Using Treatment Process Data to Predict Maintained Smoking Abstinence
Abstract:Objectives : To identify distinct subgroups of treatment responders and nonresponders to aid in the development of tailored smoking-cessation interventions for long-term maintenance using signal detection analysis (SDA).
Methods : The secondary analyses (n 301) are based on data obtained in our randomized clinical trial designed to assess the efficacy of extended cognitive behavior therapy for cigarette smoking cessation. Model 1 included only pretreatment factors, demographic characteristics, and treatment assignment. Model 2 included all Model 1 variables, as well as clinical data measured during treatment.
Results : SDA was successfully able to identify smokers with varying probabilities of maintaining abstinence from end-of-treatment to 52-week follow-up; however, the inclusion of clinical data obtained over the course of treatment in Model 2 yielded very different partitioning parameters.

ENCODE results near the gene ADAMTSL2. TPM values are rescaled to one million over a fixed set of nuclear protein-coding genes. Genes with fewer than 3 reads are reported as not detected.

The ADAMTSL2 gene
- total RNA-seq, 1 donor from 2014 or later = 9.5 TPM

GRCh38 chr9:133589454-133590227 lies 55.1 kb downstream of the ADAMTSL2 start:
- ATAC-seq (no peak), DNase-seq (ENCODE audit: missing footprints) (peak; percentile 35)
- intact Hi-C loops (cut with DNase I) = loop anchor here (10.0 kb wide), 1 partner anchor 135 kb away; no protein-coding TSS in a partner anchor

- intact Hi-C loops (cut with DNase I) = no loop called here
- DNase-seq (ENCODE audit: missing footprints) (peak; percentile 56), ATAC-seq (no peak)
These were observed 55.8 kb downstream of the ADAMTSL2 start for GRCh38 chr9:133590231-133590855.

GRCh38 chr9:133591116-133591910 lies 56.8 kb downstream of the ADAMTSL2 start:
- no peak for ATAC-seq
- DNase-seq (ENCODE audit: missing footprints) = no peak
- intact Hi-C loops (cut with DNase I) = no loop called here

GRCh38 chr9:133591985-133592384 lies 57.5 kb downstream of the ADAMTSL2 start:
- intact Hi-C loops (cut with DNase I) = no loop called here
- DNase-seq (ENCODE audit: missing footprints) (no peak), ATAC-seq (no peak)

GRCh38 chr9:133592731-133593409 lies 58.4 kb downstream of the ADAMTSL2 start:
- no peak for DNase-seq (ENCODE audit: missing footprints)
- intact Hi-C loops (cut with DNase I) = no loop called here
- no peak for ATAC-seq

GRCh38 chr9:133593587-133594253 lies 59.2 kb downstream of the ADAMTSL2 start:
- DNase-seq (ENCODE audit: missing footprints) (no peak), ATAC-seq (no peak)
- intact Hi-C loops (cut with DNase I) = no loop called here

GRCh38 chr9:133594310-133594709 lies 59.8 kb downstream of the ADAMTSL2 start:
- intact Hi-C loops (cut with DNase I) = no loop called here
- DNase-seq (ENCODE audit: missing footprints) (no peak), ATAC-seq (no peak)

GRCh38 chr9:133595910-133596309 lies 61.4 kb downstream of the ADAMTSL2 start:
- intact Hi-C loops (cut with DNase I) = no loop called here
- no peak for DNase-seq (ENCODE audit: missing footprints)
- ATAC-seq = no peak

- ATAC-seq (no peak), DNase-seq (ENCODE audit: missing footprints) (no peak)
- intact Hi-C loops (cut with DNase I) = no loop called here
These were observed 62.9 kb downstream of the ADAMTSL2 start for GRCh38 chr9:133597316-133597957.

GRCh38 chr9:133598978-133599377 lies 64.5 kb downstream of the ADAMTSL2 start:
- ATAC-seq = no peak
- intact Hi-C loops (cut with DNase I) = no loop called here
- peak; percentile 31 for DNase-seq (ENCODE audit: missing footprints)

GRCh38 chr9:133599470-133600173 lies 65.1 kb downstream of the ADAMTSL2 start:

Conclusions : The findings from this study may enable researchers to target underlying factors that may interact to promote maintenance of long-term smoking behavior change.
Document Type: Research Article
Affiliations: 1 Research Associate, Stanford University School of Medicine, Stanford Prevention Research Center, Palo Alto, CA.
Publication date: November 1, 2010
The American Journal of Health Behavior seeks to improve the quality of life through multidisciplinary health efforts in fostering a better understanding of the multidimensional nature of both individuals and social systems as they relate to health behaviors.
The Journal aims to provide a comprehensive understanding of the impact of personal attributes, personality characteristics, behavior patterns, social structure, and processes on health maintenance, health restoration, and health improvement; to disseminate knowledge of holistic, multidisciplinary approaches to designing and implementing effective health programs; and to showcase health behavior analysis skills that have been proven to affect health improvement and recovery.
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